Dr. Day is a cardiologist/electrophysiologist at the Intermountain Medical Center Heart Institute in Salt Lake City, Utah. He graduated from Johns Hopkins Medical School and completed his residency and fellowships in cardiology and electrophysiology at Stanford University. He is the former president of the Heart Rhythm Society and currently serves as the president of the Utah chapter of the American College of Cardiology.
Can Atrial Fibrillation Cause a Heart Attack?
One of the biggest concerns people have during an arrhythmia is can atrial fibrillation cause a heart attack? Fortunately, with the right lifestyle and proper treatment, the answer is usually no. In this article, I’ll discuss how you can minimize the risk of a heart attack with atrial fibrillation.
Mark was afraid to exercise. He was sure he was going to have a heart attack if he did anything that was physically active. The biggest thing on Mark’s mind was, can atrial fibrillation cause a heart attack?
Mark worried that when his heart rate hit 160 beats per minute in atrial fibrillation that he must be doing damage to his heart. He kind of felt like he was “redlining” his heart much the same way you might “redline” your car from running the engine faster than it was designed to go.
Since his diagnosis of atrial fibrillation a month previously, Mark had stopped exercising. He had even stopped playing with his kids outside. He mostly just sat in a chair for fear that any activity might trigger atrial fibrillation or a heart attack.
With our initial visit I scheduled him for a stress echocardiogram and lab work to make sure that with the exception of his atrial fibrillation, the rest of his heart was healthy. Fortunately, his stress echocardiogram and lab work didn’t indicate any problems.
With a normal stress echocardiogram, I then got Mark on the lifestyle I described in our best selling book, The Longevity Plan. By optimizing his lifestyle in every way, and by providing him with some flecainide and metoprolol to be used only in the possibility of another atrial fibrillation attack, we had effectively dropped his heart attack risk as close to zero as possible.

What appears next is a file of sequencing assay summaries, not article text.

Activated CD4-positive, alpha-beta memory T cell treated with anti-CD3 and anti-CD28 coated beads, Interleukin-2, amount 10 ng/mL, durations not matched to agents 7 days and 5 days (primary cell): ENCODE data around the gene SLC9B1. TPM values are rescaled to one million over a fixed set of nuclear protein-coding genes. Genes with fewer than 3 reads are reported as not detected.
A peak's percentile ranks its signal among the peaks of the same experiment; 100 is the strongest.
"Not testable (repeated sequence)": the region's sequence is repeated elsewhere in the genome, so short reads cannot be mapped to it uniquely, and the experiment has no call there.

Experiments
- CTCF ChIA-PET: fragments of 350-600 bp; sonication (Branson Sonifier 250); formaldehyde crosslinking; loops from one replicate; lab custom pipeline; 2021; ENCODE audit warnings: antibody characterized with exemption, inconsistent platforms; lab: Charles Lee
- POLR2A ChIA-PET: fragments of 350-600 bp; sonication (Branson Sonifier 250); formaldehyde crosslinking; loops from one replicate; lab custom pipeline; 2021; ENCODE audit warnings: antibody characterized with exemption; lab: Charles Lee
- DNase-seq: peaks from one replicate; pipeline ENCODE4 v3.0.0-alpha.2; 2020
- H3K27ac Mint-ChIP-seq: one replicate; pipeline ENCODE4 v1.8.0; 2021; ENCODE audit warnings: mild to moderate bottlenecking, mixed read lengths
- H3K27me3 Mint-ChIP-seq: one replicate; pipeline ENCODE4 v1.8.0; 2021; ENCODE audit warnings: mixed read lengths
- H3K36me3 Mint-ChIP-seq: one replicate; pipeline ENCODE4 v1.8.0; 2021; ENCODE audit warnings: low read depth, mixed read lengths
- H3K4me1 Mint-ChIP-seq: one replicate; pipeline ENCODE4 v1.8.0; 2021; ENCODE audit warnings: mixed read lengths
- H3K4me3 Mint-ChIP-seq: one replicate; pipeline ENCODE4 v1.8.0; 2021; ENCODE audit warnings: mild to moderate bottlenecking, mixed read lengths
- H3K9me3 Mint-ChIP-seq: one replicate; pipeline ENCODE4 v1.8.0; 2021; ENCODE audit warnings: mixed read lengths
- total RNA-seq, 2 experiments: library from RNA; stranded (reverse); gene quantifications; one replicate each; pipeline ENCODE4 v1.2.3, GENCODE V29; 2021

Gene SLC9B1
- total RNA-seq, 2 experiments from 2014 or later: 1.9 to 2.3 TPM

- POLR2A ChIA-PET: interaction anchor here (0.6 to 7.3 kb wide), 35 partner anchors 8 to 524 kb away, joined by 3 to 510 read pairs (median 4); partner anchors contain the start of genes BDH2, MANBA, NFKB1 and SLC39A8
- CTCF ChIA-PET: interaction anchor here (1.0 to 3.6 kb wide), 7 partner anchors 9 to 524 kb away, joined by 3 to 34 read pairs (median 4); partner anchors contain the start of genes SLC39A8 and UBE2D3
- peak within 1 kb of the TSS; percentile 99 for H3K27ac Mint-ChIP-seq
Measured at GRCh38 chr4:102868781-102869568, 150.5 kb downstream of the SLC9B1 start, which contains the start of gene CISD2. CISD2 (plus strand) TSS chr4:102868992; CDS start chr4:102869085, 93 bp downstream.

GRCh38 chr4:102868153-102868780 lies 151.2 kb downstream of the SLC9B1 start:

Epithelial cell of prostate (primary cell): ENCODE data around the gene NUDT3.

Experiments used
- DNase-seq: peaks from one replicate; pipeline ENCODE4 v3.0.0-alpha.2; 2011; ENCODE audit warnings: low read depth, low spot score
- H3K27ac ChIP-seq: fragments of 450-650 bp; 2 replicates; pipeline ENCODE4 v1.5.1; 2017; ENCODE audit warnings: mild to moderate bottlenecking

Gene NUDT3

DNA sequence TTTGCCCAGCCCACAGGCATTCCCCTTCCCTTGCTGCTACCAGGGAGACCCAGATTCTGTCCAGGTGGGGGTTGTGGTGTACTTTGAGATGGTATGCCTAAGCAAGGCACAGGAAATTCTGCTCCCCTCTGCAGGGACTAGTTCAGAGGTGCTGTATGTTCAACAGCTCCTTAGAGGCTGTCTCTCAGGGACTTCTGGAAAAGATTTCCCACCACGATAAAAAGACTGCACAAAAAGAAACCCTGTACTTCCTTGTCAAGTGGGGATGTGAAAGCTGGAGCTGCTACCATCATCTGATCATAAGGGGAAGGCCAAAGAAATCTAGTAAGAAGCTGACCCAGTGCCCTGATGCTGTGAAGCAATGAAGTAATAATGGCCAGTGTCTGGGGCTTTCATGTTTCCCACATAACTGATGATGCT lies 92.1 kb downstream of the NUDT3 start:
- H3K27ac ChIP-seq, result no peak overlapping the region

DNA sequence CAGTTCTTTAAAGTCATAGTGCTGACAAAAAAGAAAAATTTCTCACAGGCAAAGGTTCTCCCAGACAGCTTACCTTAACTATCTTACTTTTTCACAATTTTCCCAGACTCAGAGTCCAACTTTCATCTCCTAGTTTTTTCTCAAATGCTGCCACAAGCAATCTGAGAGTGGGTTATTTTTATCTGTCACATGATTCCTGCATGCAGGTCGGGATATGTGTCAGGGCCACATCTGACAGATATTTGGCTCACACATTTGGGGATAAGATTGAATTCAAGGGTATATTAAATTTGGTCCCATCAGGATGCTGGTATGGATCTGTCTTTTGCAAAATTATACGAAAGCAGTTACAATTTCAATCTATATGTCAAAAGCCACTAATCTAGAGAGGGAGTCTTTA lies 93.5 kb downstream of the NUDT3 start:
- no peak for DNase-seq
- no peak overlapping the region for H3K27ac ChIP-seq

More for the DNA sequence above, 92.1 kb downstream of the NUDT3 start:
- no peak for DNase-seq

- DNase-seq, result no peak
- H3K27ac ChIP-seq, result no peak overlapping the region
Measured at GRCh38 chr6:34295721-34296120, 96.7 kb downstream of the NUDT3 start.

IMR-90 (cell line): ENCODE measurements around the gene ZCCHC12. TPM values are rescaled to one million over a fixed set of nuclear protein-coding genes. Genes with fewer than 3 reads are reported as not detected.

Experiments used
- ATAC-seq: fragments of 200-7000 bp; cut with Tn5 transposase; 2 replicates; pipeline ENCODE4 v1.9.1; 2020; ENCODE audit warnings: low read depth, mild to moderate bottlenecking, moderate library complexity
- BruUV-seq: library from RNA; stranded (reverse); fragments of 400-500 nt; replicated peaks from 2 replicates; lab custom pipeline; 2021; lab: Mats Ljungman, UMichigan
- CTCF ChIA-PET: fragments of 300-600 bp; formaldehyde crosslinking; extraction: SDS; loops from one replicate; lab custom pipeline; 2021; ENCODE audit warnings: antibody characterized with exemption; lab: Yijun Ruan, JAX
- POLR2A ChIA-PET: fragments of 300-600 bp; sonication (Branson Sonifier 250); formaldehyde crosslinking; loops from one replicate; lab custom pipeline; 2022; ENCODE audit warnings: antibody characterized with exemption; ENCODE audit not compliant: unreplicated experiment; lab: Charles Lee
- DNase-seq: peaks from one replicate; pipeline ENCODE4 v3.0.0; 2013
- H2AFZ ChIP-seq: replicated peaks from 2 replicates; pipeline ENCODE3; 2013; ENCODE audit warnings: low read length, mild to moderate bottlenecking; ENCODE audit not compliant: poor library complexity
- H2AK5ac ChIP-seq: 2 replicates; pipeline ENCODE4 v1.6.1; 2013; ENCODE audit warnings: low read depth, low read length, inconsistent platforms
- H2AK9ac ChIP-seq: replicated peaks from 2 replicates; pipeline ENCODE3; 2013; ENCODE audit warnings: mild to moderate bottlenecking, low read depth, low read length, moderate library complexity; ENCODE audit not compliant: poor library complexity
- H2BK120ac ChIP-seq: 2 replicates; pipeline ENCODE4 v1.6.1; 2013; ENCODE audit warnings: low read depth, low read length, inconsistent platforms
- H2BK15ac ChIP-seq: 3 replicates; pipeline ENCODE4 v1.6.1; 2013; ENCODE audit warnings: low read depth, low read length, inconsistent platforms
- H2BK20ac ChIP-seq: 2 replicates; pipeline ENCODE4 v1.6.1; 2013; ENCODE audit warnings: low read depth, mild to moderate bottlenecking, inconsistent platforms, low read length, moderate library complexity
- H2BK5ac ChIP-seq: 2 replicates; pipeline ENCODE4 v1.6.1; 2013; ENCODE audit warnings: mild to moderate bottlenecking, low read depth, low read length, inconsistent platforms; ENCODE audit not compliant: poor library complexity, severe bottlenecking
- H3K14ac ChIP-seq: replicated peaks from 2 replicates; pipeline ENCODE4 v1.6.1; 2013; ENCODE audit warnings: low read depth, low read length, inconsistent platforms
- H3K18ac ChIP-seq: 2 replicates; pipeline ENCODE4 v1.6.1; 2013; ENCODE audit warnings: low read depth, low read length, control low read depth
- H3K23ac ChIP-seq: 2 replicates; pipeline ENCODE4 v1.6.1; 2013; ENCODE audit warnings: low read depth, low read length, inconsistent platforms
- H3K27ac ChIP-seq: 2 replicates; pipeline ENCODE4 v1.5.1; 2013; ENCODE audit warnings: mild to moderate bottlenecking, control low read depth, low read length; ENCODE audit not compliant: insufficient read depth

Fortunately for Mark, optimizing his lifestyle was all that was needed to get his atrial fibrillation under control. While he has kept a dose of flecainide and metoprolol in his wallet at all times for an emergency, he has not had to take either of these medications yet…
Heart Attack Risk from Atrial Fibrillation
It is easy to see why many people confuse heart attack symptoms with atrial fibrillation symptoms. For example, both atrial fibrillation and a heart attack can cause shortness of breath and chest discomfort.
Based on a study we published many years ago, atrial fibrillation does indeed increase your risk of a heart attack. The good news though is that our studies also show that once the atrial fibrillation is properly treated, this increased risk goes away.
What is the Best Stress Test for Atrial Fibrillation?
When it comes to stress testing, my favorite is the stress echocardiogram. I like this test because it involves no radiation, no IV, and it provides the most information about the heart in a simple and cost-effective test.
For those patients who are unable to walk on a treadmill, I usually stress their hearts with a medication. The main downside is that these “chemical stress tests” generally involve radiation. In addition, the information you get from a chemical stress test is rather limited. Thus, I usually combine a chemical stress test with a resting echocardiogram. This way I can make the valves and other aspects of the heart are also functioning properly.
The Very Best Way to Prevent a Heart Attack
Heart attacks are largely a phenomenon of living a modern lifestyle. Indeed, heart attacks are very rare in cultures that have maintained their ancestral ways.
For example, in our book, The Longevity Plan, people living in and or around China’s Longevity Village didn’t get heart disease. Even among the centenarians, only 4% had heart disease. Atrial fibrillation was likewise rare in this group of people.
How these people were effectively able to avoid all of the medical conditions that afflicted those of us living in the modern world were spelled out in this book. The bottom line is that only eating real food (no sugar or processed carbs/foods, etc.), maintaining a lean weight, exercising every day, connecting with friends and family on a daily basis and optimizing sleep and stress levels can prevent at least 90% of all heart conditions.
The take-home message is that with a healthy lifestyle, like the one we described in our book The Longevity Plan, a normal stress echocardiogram, and being under the care of a cardiologist specializing in arrhythmias (electrophysiologist), the chances of atrial fibrillation triggering a heart attack are incredibly low. Of course, if you are experiencing chest discomfort, or any other symptom possibly related to your heart, please let your doctor know immediately.
Disclaimer Policy: This website is intended to give general information and does not provide medical advice. This website does not create a doctor-patient relationship between you and Dr. John Day. If you have a medical problem, immediately contact your healthcare provider. Information on this website is not intended to diagnose or treat any condition. Dr. John Day is not responsible for any losses, damages or claims that may result from your medical decisions.